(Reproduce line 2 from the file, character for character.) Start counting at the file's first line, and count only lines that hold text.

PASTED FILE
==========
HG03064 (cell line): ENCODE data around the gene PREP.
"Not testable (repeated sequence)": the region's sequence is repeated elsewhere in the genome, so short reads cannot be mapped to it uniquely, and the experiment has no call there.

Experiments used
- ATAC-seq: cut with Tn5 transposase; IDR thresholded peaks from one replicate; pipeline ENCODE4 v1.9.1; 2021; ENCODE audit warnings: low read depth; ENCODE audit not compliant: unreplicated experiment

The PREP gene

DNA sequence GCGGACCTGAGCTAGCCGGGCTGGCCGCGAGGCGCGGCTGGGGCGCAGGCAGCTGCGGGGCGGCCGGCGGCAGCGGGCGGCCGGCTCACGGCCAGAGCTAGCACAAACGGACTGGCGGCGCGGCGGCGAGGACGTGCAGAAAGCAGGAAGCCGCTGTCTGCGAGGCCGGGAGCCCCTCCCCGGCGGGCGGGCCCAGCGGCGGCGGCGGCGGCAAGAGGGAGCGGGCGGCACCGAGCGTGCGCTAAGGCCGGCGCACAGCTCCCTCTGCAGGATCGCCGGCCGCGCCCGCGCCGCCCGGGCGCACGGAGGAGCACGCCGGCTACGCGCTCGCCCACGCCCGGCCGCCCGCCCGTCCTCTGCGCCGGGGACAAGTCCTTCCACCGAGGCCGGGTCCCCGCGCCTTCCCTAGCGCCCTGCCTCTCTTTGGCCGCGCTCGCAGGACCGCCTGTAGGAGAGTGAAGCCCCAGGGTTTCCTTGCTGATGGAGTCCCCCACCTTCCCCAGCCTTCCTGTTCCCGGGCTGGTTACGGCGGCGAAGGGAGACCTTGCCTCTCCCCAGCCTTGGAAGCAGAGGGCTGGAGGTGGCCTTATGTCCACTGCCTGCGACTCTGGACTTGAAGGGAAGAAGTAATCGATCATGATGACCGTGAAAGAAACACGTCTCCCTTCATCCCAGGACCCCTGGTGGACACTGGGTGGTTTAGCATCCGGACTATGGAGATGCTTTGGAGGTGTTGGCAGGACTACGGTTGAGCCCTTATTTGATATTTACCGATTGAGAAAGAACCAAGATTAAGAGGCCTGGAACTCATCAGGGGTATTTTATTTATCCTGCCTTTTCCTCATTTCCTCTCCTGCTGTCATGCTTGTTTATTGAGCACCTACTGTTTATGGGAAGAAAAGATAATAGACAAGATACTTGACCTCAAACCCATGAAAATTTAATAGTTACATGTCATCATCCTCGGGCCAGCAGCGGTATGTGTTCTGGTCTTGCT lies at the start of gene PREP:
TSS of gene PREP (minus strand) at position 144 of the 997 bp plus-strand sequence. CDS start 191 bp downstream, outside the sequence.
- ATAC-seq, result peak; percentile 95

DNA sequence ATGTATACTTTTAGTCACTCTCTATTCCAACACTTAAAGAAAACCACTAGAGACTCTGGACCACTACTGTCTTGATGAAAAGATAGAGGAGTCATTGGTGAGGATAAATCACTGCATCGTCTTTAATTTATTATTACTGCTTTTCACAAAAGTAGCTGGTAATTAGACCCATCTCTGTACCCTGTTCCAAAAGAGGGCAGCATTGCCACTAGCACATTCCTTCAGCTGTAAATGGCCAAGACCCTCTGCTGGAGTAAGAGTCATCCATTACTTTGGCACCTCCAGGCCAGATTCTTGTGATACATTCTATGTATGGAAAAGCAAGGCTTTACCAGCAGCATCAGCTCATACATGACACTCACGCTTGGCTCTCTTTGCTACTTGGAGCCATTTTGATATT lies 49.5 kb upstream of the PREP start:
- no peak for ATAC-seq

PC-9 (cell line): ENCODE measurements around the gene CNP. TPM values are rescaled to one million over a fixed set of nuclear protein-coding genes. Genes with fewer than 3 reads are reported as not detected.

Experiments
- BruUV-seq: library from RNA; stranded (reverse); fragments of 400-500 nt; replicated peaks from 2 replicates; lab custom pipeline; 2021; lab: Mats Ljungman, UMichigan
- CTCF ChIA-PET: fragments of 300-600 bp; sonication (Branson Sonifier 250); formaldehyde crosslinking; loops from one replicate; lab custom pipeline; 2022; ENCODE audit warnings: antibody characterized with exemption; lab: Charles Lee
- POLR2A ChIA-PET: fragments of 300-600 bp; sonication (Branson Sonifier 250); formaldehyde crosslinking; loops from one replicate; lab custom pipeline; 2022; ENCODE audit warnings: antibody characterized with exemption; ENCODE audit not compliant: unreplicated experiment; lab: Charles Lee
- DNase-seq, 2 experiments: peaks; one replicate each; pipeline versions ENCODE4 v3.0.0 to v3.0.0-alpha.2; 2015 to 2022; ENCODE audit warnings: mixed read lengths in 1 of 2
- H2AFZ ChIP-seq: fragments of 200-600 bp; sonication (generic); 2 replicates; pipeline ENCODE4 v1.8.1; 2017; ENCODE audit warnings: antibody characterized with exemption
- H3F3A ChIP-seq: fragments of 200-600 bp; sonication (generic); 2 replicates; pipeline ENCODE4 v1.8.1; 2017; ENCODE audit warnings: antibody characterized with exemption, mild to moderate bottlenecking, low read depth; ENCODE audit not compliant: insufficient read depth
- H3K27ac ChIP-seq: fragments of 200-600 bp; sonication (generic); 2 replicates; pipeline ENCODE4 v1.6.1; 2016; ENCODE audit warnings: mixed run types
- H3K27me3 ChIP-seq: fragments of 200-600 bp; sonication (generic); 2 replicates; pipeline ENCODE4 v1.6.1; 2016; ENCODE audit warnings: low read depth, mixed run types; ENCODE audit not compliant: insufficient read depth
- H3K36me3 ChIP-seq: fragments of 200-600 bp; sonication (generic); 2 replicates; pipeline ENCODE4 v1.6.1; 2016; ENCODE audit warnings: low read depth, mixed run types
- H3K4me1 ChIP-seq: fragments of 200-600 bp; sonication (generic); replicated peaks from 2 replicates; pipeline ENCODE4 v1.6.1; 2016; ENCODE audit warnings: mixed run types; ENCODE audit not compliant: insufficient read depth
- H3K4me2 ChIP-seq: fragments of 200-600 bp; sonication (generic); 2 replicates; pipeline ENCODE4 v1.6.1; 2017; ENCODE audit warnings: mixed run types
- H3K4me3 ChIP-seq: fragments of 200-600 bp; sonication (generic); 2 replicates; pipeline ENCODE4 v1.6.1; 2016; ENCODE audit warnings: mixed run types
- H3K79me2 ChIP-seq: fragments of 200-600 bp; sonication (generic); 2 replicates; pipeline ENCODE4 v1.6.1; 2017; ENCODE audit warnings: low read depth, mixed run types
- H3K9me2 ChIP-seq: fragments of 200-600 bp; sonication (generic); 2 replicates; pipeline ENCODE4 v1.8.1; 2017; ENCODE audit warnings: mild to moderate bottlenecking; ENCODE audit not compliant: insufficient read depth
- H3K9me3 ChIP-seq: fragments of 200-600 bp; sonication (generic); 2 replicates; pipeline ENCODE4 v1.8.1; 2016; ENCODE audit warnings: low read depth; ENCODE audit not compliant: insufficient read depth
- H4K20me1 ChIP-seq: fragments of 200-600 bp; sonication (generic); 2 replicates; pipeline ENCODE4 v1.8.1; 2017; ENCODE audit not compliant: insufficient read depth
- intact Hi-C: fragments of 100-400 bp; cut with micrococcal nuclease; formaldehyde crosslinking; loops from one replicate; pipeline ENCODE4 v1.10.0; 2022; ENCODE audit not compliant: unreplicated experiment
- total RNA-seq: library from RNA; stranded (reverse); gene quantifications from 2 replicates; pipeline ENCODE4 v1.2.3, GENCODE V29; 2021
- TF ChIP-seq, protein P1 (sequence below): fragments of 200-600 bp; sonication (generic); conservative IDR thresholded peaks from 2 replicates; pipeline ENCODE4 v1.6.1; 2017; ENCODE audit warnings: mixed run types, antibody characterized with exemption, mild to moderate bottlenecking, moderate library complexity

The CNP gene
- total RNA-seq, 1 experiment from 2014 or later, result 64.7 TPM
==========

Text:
"Not testable (repeated sequence)": the region's sequence is repeated elsewhere in the genome, so short reads cannot be mapped to it uniquely, and the experiment has no call there.